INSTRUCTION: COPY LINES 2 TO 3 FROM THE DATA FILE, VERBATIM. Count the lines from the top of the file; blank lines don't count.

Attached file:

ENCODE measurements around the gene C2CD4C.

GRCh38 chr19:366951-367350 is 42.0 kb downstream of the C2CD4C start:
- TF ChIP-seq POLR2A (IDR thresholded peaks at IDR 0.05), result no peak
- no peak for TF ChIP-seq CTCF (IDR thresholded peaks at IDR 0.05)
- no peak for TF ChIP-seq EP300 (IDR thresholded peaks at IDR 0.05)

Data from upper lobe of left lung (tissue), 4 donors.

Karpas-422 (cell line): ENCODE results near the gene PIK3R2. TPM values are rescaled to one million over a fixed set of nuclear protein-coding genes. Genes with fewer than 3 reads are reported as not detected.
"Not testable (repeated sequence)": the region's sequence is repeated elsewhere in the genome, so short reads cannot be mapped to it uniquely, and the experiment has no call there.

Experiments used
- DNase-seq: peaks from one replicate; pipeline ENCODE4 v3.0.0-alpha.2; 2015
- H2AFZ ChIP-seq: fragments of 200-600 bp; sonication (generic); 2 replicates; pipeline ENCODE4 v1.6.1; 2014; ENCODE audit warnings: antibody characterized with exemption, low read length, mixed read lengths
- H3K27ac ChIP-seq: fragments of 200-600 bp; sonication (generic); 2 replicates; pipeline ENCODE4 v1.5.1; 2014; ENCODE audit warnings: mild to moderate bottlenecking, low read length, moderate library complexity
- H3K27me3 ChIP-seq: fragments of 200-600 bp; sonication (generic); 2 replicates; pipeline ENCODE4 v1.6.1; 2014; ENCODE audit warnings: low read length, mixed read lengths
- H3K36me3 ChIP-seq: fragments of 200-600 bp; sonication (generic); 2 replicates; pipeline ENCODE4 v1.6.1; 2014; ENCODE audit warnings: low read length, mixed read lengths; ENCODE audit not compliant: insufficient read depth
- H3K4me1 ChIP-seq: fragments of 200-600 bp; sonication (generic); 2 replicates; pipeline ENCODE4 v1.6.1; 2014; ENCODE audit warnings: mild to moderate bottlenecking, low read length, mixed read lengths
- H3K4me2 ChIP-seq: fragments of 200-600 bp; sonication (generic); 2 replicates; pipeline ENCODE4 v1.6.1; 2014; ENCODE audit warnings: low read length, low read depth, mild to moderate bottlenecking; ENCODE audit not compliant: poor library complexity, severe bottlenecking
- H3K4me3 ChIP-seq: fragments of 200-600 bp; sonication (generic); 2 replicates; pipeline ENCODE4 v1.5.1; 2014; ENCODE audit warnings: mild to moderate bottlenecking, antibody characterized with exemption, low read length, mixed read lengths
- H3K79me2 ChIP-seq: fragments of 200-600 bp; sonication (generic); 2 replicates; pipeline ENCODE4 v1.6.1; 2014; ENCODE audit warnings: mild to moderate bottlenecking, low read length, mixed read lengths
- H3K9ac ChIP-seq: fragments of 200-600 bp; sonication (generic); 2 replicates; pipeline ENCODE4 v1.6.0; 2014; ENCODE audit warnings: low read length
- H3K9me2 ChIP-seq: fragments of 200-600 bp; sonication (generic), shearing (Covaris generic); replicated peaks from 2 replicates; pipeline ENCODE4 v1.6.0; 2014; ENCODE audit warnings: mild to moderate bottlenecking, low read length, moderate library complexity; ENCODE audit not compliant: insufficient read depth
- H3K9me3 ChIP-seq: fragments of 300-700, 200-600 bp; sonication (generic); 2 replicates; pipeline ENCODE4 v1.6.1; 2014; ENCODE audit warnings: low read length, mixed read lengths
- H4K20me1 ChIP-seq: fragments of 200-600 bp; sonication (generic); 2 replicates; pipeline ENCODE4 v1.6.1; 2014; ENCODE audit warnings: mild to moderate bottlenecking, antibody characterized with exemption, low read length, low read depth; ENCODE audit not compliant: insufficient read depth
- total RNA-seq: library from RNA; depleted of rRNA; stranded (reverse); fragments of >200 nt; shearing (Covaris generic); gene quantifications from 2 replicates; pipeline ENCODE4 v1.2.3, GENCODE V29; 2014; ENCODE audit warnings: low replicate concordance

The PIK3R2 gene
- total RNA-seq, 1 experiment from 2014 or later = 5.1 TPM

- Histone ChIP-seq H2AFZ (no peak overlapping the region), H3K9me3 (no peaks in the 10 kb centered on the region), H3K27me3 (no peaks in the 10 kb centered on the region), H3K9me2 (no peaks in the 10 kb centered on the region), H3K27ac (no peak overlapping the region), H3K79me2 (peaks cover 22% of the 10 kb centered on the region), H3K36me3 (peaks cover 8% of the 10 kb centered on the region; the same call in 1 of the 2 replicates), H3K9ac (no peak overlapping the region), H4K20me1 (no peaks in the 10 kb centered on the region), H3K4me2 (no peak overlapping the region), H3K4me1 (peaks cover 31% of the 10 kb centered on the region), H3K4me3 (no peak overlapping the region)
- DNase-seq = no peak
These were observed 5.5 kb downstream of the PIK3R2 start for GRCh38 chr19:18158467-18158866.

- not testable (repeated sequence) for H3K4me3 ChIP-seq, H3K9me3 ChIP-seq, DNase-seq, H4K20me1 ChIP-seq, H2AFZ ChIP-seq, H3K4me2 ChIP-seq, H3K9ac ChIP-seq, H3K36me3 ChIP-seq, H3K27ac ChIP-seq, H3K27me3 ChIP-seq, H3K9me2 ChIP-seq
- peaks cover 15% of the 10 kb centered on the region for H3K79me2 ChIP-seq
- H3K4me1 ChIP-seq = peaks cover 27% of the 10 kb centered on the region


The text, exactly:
GRCh38 chr19:366951-367350 is 42.0 kb downstream of the C2CD4C start:
- TF ChIP-seq POLR2A (IDR thresholded peaks at IDR 0.05), result no peak